Imagine: immutable and distributed public records, proceedings and text through the power of the Blockchain.
In our current age, there is an overwhelming amount of information. However, this can lead to a lot of misinformation as well. As governments, companies and people try and change the past by editing or deleting information, can you really trust what you see?
The nature of blockchain is that the hash of every block was created with the hash of the block behind it plus the data in the block contains. Due to this property, changing any block in the chain invalidates all of the blocks in front of it as the hash of those blocks all depend on the changed block's hash. This provides the immutability we are looking for as that block will be rejected by the rest of the network.
What it does
Bookchain uses a Blockchain with the randomx proof of work algorithm in order to save text records (documents, books, proceedings etc.) into an immutable and distributed network. These documents can be independently verified by anyone with a computer, and once the document is on the chain, it can't be changed. The documents are sent peer to peer, so the control of documents is not centrally influenced.
Users can download the app, or use an online version. Users can then browse, search and upload text records through a simple web interface. While the app is running, it provides work and mines on the chain, helping to lengthen the chain and therefore secure the documents. This way, the the documents are not controlled by a central entity, but by the collective users of the application.
How we built it
Bookchain was built using python and js.
The main miner is built using python, with flask to facilitate the peer to peer networking. RandomX was used as the proof of work algorithm.
The sample client was built using React.
The entire app is containerized in docker so that it can be easily deployed to cloud systems.
Accomplishments that we're proud of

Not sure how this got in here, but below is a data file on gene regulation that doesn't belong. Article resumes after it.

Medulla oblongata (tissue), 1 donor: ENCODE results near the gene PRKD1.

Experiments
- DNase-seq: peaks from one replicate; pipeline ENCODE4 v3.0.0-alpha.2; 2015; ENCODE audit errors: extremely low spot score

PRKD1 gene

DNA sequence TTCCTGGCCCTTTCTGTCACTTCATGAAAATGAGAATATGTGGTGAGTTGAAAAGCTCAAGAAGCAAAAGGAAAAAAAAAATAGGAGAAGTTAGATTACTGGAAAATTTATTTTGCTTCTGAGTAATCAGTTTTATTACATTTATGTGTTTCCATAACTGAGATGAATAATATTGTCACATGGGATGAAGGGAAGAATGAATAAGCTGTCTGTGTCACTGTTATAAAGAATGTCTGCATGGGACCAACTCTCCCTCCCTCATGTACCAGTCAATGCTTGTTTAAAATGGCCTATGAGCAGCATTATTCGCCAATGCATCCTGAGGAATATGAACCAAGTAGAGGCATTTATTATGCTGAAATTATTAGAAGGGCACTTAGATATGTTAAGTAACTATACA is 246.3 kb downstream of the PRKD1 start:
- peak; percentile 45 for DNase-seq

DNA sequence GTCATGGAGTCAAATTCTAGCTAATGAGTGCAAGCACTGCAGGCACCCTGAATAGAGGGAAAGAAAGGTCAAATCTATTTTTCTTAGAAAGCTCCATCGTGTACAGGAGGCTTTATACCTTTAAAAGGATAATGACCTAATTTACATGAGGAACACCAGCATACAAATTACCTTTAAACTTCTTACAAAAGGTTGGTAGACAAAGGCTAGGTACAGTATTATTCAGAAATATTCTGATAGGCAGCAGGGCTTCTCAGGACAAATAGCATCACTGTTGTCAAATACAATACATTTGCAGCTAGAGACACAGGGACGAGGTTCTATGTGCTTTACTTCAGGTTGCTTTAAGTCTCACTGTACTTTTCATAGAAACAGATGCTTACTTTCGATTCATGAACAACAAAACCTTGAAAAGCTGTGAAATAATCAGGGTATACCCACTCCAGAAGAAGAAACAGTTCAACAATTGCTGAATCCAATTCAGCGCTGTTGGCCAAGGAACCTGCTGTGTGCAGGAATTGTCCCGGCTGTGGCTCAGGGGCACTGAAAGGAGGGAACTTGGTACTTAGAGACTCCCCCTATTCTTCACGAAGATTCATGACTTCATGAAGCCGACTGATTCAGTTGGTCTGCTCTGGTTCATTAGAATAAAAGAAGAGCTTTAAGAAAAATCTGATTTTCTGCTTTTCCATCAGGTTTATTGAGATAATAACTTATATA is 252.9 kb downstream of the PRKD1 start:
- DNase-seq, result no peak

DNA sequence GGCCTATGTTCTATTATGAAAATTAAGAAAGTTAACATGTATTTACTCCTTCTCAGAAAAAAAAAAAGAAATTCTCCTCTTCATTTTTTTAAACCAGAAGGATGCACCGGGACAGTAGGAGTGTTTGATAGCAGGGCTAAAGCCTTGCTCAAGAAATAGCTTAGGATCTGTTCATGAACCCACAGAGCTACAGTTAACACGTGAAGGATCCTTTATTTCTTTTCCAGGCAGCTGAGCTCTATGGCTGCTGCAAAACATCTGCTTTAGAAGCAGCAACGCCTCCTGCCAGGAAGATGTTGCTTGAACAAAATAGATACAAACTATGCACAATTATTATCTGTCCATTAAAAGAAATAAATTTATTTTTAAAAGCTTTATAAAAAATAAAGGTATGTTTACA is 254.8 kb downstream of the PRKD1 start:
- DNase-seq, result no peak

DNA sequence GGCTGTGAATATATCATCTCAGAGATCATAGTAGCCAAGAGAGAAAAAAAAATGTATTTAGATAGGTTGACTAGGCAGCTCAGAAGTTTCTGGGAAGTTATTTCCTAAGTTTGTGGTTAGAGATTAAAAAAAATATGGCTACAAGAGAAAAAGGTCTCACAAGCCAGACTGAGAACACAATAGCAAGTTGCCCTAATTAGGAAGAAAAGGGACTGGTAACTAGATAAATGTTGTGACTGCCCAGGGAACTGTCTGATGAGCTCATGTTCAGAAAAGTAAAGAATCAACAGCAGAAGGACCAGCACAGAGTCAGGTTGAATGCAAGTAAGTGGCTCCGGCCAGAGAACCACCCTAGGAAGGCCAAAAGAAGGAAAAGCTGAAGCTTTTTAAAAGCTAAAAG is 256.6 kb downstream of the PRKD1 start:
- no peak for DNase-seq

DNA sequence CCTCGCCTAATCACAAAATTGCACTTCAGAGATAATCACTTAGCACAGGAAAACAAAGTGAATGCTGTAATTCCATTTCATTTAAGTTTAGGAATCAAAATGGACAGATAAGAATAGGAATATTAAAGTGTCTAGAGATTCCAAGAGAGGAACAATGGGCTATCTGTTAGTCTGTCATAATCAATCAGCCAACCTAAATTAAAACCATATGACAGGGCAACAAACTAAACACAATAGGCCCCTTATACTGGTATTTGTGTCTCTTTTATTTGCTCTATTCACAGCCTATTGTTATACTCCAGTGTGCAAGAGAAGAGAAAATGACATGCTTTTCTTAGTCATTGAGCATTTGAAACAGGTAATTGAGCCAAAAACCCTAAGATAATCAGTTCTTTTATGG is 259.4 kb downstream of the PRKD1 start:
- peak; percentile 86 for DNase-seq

Rolling out an entire working Blockchain in a night with a real proof of work algorithm and peering!
We choose Monero's new RandomX for our proof of work algorithm as it has been heavily audited and was rolled out successfully for Monero last November. RandomX is based on execution of randomized algorithms (hence the name) optimized for general use processors that are in everyday computers (think AMD and Intel processors). This is important for our vision of a distributed public records network that is powered by the general public. Optimization for these processors along with random algorithm execution consequently makes it difficult to develop specialized computers called ASICS or FPGAs to take over the majority of the network power.
What we learned
The principles behind the blockchain are actually quite simple, it was surprisingly straightforward to implement. Also, don't leave your frontend to the last minute :)
What's next for Bookchain
There are lots of things that still need to be done to make this a fully featured and secure blockchain ecosystem. These include:
- Private/public key encryption to prove origin/ownership
- Syncing queued books that are to be added to the chain across peers
- More functionality on the Bookchain explorer (Currently you can only search blocks by height)
- Network difficulty consensus and automatic adjustments
In addition, we want to move it to C++ to take full advantage of each computer's resources.